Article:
People living in Blackstone should finally have OC Transpo service to their community in June, thanks to an agreement between the developers and OC Transpo.
Until then, residents like Jennifer Young (photo above) face a long walk to the nearest bus stop in Glen Cairn.
“I’m one of the few people that thinks we have a really good bus service in Ottawa, I just can’t get it from my area,” says Young. “If it even ran along Terry Fox, I could walk that distance to the main road.”
She’s lived in the Blackstone community since 2013. She says her family was one of the first homeowners to move into the new development, and she was aware that there would be no bus service for a while. But she was also told that the builders (Cardel and Monarch) would provide a shuttle service to the nearest Park & Ride until OC Transpo had permanent service.
So far, that shuttle hasn’t happened.
Young says she has several neighbours who take the bus. In the winter she carpools to the Eagleson Park & Ride with a neighbour when she can. Otherwise it’s a frigid walk to the corner of Castlefrank and Glamorgan, which she says is minimum 20 minutes “if I speedwalk”.
“In the summertime, it’s almost a nice walk because you’re on the Trans Canada Trail, but it’s still a long walk. If I walk to the 62 stop, from there it’s a 50-minute bus ride. And that’s when there’s not traffic,” says Young.
After receiving an email from one of Young’s neighbours about bus service, we asked OC Transpo if they had any plans to provide service to the community.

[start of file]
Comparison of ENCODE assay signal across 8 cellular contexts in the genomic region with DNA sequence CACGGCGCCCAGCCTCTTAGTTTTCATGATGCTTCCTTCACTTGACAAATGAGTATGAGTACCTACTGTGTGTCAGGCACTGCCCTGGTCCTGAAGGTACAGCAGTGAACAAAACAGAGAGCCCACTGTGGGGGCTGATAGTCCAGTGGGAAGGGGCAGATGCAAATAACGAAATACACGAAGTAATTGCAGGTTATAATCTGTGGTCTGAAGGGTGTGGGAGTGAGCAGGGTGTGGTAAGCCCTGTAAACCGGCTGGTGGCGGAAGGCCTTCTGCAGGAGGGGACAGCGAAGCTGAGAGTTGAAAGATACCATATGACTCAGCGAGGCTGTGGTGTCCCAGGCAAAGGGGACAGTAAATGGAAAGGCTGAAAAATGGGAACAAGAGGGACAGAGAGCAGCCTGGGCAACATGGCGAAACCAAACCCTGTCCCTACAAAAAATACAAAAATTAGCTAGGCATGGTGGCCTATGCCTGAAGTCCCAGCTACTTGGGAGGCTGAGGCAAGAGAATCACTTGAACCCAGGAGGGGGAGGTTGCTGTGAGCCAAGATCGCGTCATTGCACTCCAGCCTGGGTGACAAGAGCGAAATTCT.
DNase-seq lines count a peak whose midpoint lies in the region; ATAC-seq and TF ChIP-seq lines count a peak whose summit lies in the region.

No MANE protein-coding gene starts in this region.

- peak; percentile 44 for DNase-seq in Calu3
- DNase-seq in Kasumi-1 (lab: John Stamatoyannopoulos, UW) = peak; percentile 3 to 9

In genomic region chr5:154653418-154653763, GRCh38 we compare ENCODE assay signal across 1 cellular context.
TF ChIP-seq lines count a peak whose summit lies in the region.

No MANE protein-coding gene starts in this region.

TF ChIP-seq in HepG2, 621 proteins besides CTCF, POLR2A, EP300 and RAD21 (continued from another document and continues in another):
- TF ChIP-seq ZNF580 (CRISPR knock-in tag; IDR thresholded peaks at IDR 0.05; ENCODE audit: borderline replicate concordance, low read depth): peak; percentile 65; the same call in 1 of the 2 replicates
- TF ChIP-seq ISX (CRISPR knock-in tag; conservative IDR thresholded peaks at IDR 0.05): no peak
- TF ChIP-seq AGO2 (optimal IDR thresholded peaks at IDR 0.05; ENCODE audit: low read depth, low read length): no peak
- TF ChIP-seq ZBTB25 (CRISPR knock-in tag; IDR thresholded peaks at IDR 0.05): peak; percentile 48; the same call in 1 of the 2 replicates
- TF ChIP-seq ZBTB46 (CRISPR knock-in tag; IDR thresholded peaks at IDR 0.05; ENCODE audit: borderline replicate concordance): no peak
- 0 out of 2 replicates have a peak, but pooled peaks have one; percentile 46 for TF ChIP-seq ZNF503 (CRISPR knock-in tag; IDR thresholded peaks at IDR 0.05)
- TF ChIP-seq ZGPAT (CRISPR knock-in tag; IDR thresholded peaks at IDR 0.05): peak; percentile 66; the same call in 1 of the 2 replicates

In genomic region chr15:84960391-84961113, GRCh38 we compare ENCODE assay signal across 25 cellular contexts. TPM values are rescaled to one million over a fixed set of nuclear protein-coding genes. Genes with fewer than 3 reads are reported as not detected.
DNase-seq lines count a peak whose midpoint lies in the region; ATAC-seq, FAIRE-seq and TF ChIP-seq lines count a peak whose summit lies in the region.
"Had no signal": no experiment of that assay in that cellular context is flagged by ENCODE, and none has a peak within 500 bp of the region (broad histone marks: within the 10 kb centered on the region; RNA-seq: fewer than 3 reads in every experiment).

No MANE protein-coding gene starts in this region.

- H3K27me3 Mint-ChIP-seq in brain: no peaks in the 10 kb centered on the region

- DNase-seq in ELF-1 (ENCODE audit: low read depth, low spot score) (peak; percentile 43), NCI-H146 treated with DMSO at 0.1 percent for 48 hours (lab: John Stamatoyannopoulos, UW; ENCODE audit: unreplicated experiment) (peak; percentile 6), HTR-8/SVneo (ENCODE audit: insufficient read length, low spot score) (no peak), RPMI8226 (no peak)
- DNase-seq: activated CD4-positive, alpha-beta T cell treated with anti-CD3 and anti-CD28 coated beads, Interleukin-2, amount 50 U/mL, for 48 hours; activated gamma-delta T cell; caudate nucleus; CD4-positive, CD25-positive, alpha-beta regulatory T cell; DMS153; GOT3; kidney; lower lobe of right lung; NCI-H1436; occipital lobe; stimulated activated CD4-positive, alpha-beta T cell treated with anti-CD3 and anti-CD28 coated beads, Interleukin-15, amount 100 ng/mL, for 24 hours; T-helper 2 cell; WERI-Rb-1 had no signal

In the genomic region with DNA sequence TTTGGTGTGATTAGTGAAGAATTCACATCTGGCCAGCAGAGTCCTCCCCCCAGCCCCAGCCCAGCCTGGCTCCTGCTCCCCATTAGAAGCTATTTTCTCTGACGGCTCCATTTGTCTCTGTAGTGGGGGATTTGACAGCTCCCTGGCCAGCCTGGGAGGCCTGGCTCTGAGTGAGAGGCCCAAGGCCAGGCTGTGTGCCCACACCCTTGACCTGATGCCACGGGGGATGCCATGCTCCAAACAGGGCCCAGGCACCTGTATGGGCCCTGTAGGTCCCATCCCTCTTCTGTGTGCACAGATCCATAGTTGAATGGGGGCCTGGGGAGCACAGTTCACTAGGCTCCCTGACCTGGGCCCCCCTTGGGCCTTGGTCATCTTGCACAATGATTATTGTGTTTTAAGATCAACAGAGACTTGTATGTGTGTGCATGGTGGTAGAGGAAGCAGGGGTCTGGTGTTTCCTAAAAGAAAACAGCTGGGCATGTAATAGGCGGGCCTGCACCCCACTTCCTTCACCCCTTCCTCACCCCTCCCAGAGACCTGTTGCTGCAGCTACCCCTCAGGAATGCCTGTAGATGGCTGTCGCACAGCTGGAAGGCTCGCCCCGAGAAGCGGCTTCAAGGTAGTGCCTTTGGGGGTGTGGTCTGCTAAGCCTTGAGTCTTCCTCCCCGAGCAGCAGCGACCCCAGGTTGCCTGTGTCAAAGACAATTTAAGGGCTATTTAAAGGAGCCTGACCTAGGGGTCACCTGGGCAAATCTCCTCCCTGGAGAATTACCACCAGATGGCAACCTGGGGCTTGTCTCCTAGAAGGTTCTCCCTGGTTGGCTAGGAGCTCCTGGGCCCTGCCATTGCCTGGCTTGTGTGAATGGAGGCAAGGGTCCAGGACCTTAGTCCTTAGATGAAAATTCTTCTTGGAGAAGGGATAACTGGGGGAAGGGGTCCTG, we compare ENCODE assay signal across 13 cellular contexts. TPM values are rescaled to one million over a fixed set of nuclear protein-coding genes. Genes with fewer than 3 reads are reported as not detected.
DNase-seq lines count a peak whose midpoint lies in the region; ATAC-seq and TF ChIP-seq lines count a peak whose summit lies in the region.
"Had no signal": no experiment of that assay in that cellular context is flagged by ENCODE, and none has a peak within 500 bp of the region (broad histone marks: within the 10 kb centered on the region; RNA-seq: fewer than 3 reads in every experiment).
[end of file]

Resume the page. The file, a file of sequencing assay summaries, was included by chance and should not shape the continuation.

“The developers have agreed to fund and provide interim transit service to connect the Blackstone community with Terry Fox Station, Monday to Friday during peak periods,” says Pat Scrimgeour, AGM of Customer Systems and Planning for the city’s transit services.
“The interim bus service will begin once the connection of Robert Grant Ave. to Abbott St. is operational, which is expected to be in June 2015,” says Scrimgeour.
(We’ve asked how much the developer is paying for the service, but haven’t heard back yet from OC Transpo.)
Scrimgeour says that OC Transpo is looking at adding regular service to the community in accordance with City Council-approved service standards:
- Peak-period transit service is expanded into a new residential area when development approval has been given for at least 250 new housing units that are located more than 400 metres walking distance (a five-minute walk for most people) away from other routes.
- All-day transit service is typically expanded into a new residential area when development approval has been given for at least 500 new housing units that are located more than 800 metres walking distance (a ten-minute walk for most people) away from other routes on the all-day route network.
The City of Ottawa will work with developers to provide service to bridge the time between the start of a new community, and the point where they meet the service thresholds. A similar arrangement is in place with the owners of the Tanger Outlets mall in Kanata North.
“This is done on a case by case basis and bridges the period until there are enough residents and transit customers that the service would meet the City’s financial performance standards,” says Scrimgeour.